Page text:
Thunder

 

Thunder

The low rumble says “look out, I’m coming,” but never specifies what to anticipate. Lightning strikes? Floods? High winds? Sometimes even the rain neglects us. Our pup hides under a blanket in her crate, and I contemplate a run to the store for beer and wine. Three years ago tornados were spotted in this area; they never touched our hills. The storm’s downdrafts bring us the fragrance of ozone. I marvel that three oxygen atoms combined in the atmosphere to produce such delight. How I remember inhaling deep draughts of summer storms in my childhood’s last years, watching thunderheads roll overhead, dreaming of victories and love and certainty, not yet knowing that desires change, that the unexpected always seizes its turn.

Under this roof
we smile at the clouds
our kettle whistling

 

“Thunder” first appeared in The Zen Space in July 2018.

Pain (Haibun)

Pain

Pain reminds me that I’m breathing, still able to appreciate the fragrance of French roast coffee brewing, the diced red pepper, onion and jalapeño mixture sizzling in the pan. Today is a good day. When I roll out the dough for the onion tart, the leg barely protests, and as I sip ginger tea while the tart bakes, no throb interrupts my pleasure.

Sometimes the hip shocks me with its barbed lance attack, or the knee rasps “not today, sonny,” and I grimace, concentrate on deliberate forward movement, one short step followed by another, into the kitchen or down the steps to the shack.

Music soothes, as does poetry, but occasionally the weight of the guitar is more than the leg can bear. Still, when I manage to lose myself in a tune or a few phrases, I drift in their currents, weightless, free.

 

Oh, to climb that hill
among those lost maples
Look — my shoe’s untied

 

* * *

“Pain” first appeared in The Zen Space in July 2018.

 

Political Haibun

Political Haibun

The wind knows impermanence but does not trust it.
Dependent upon atmospheric pressure, absorption
and rotation, who can blame the wind? We, too,
lend ourselves illusions, only to barter them away.
Three miles for a beer. Seven seconds for a fresh look.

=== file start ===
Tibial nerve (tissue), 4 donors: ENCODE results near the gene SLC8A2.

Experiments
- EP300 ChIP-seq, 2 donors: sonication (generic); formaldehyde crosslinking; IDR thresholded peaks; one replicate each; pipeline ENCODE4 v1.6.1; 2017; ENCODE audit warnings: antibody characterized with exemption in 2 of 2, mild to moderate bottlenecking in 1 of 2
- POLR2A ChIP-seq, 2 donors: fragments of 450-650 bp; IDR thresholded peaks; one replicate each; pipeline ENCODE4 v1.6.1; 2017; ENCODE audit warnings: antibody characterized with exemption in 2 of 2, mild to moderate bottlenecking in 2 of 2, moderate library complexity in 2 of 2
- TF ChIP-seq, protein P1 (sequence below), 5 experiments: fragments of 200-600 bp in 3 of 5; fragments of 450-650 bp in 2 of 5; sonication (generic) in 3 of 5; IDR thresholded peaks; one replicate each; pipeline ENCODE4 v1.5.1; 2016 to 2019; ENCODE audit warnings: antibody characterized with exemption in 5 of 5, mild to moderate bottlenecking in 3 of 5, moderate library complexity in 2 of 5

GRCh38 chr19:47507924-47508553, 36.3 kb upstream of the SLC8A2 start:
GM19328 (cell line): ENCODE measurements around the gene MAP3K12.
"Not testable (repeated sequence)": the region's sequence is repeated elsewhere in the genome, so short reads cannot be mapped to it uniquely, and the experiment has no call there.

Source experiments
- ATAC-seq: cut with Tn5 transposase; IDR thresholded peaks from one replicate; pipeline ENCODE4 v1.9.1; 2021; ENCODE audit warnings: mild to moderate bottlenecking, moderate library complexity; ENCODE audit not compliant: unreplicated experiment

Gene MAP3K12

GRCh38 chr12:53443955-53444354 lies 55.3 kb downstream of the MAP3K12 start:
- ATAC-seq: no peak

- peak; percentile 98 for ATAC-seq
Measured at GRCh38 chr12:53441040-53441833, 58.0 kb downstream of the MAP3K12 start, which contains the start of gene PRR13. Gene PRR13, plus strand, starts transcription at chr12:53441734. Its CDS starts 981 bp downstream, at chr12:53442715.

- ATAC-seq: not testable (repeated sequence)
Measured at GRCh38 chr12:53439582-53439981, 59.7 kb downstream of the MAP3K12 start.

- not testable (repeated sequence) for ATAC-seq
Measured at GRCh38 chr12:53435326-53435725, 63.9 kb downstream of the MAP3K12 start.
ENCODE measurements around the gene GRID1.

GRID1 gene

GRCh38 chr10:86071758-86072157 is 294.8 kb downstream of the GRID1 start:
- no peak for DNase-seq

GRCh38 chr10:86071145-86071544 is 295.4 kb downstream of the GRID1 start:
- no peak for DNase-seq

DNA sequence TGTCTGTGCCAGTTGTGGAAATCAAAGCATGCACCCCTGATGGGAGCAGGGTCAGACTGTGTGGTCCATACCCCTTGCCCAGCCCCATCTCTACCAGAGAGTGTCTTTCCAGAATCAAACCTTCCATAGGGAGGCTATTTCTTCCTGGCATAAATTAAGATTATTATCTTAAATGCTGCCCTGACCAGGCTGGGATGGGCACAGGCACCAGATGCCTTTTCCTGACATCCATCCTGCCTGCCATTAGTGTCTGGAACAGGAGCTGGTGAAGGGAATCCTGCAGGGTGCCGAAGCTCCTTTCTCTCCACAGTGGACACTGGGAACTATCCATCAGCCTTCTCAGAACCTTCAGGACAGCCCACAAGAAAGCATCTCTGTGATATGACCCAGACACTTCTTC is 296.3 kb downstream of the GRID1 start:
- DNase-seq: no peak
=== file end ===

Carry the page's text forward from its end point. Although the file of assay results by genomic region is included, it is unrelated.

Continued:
A dollar extended for every five stolen. Empathy,
but only for the wealthy. Electing liars to office,
we justify our actions with more untruths. Nothing
improves. Even the quality of lies diminishes.

yellowed grass bending

under the sun’s weight

god’s will, they say

Empty Cup

Empty Cup

I set down my cup, pour
tea and think this day, too,
may never end.

With what do we quantify love? How does grief measure us? Nine days ago I wrote “My father is dying and I’m sipping a beer.” More words followed, but I did not write them, choosing instead to let them gather where they would – among the darkening fringe at light’s edge, in that space between the shakuhachi’s notes, in the fragrance of spices toasting in the skillet. In unwept tears. Everywhere. Nowhere.

Seven days ago I wrote “My father is dead.” Again, I chose to let the unwritten words gather and linger, allowing them to spread in their own time, attaching themselves to one another, long chains of emptiness dragging through the days.

If experience reflects truth, sorrow’s scroll will unravel slowly for me, and will never stop. I feel it beginning to quiver, but only the tiniest edge emerges. I am nothing, I say. I am voice, I am loss, I am name. I am memory. I am son.

I have fifty-nine years
and no wisdom to show for it.
Never enough. Too much.

* * *

I don’t usually repeat recent posts so soon, but this one seems appropriate for Father’s Day. I miss you, Dad.

Community of Hands (Haibun)

making

He thought much of these disembodied hands, pictured them moving to the light of the burnished lantern, weaving patterns intricate as those in the most delicate hummingbird nest, textures and shades of light with traces of webs and soft fibers of unknown origin, making knots of shadows and their companions.

*

It was not that they were so very much like his; they were hands of another sort, hands that touched nothing held by another, hands that knew no lips or wooden hearts or curves in a quiet moment, hands that knew only themselves in the community of unnatural hands.

waking to the rain
he hears a far-off whistle
oh, the neighbor’s tea!

* * *

OLYMPUS DIGITAL CAMERA

“Community of Hands” first appeared here in April 2017.

Emptying Haibun

 

Emptying Haibun

Waiting, I open myself but nothing enters. Even music’s comfort avoids me, preferring calmer ports or perhaps another’s wind choices. I drop the weighted cord through the flute, pull it, and watch the cloth ease out. Some days pain drags behind me no matter what words emerge, what phrases follow. Last night brought the season’s first fireflies. This wall of books grows taller each day.

exhaling, I note

smudges in the sky —

oh, dirty window